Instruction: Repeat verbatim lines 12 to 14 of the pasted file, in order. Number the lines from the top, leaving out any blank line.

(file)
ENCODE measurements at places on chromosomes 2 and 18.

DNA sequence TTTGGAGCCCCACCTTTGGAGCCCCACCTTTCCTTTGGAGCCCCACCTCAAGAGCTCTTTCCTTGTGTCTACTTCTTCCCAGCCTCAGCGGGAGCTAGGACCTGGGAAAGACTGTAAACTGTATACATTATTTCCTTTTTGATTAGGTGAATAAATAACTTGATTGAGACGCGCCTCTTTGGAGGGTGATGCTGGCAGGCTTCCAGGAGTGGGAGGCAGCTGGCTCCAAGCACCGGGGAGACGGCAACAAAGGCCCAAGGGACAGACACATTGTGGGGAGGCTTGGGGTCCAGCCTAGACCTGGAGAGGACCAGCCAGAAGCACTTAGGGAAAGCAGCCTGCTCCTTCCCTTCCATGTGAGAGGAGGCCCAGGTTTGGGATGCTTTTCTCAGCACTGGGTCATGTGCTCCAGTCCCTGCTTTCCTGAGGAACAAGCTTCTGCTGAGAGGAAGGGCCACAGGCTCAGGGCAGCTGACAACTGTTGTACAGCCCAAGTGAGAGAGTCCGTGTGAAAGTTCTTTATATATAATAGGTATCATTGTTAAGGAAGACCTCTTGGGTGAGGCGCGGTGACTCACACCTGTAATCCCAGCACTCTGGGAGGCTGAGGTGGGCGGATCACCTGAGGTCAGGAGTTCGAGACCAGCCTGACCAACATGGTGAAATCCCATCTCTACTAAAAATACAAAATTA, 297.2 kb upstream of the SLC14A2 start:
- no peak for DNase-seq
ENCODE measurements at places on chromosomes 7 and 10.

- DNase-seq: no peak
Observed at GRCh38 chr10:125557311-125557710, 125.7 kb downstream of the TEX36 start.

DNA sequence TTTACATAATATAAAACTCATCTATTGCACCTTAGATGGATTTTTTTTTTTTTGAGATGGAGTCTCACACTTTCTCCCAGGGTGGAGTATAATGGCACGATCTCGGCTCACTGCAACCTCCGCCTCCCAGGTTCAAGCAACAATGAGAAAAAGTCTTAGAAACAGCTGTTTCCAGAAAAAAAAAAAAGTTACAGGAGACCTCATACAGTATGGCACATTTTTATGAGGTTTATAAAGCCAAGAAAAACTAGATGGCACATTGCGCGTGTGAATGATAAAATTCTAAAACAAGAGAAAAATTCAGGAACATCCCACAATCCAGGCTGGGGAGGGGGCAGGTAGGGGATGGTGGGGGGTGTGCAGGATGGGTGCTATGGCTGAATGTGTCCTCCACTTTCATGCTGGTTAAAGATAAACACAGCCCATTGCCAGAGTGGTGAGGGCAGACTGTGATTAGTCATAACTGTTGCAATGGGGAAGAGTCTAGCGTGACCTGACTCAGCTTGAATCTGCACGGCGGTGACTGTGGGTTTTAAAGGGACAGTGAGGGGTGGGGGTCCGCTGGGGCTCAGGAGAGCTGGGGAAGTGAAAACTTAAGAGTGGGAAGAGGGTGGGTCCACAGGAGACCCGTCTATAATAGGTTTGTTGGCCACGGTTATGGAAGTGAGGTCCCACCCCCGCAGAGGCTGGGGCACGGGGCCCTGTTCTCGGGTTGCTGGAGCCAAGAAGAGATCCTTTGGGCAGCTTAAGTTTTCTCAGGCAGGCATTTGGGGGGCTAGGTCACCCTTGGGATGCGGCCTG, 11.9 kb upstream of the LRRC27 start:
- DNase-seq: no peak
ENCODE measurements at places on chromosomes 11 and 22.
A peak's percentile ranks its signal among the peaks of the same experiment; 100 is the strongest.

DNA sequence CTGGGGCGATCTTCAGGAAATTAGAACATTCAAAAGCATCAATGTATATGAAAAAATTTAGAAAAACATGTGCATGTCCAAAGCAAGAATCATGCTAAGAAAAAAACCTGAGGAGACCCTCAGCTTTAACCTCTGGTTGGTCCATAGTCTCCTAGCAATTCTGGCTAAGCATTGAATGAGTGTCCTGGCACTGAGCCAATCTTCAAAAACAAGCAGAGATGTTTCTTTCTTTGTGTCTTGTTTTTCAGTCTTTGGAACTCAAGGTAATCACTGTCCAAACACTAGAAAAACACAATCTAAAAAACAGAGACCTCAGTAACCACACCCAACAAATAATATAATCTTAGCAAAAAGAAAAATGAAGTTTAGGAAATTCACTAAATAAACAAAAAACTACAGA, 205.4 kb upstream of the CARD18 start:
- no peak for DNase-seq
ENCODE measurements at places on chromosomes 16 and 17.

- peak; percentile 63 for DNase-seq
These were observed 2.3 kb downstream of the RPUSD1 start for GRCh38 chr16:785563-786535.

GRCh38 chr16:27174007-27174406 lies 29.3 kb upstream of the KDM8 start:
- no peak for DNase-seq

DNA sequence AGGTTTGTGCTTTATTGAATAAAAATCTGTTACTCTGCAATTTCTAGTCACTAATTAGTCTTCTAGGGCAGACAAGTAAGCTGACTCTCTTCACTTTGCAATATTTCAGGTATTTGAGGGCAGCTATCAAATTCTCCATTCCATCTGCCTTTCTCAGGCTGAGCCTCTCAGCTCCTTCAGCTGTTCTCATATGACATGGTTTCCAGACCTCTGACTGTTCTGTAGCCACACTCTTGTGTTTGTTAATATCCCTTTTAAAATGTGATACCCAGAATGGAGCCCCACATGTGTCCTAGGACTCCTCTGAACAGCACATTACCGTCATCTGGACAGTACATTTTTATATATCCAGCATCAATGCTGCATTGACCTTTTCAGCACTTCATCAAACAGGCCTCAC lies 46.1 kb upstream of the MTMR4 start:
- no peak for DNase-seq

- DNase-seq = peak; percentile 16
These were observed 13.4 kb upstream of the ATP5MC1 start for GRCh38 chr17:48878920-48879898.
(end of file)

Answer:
- no peak for DNase-seq
ENCODE measurements at places on chromosomes 16 and 17.

- peak; percentile 63 for DNase-seq